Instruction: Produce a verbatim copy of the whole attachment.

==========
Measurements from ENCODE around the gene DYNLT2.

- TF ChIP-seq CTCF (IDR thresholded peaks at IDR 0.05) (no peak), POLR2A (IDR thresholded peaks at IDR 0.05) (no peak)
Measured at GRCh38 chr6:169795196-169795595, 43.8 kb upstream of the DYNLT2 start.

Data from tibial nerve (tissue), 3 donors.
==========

Measurements from ENCODE around the gene DYNLT2.

- TF ChIP-seq CTCF (IDR thresholded peaks at IDR 0.05) (no peak), POLR2A (IDR thresholded peaks at IDR 0.05) (no peak)
Measured at GRCh38 chr6:169795196-169795595, 43.8 kb upstream of the DYNLT2 start.

Data from tibial nerve (tissue), 3 donors.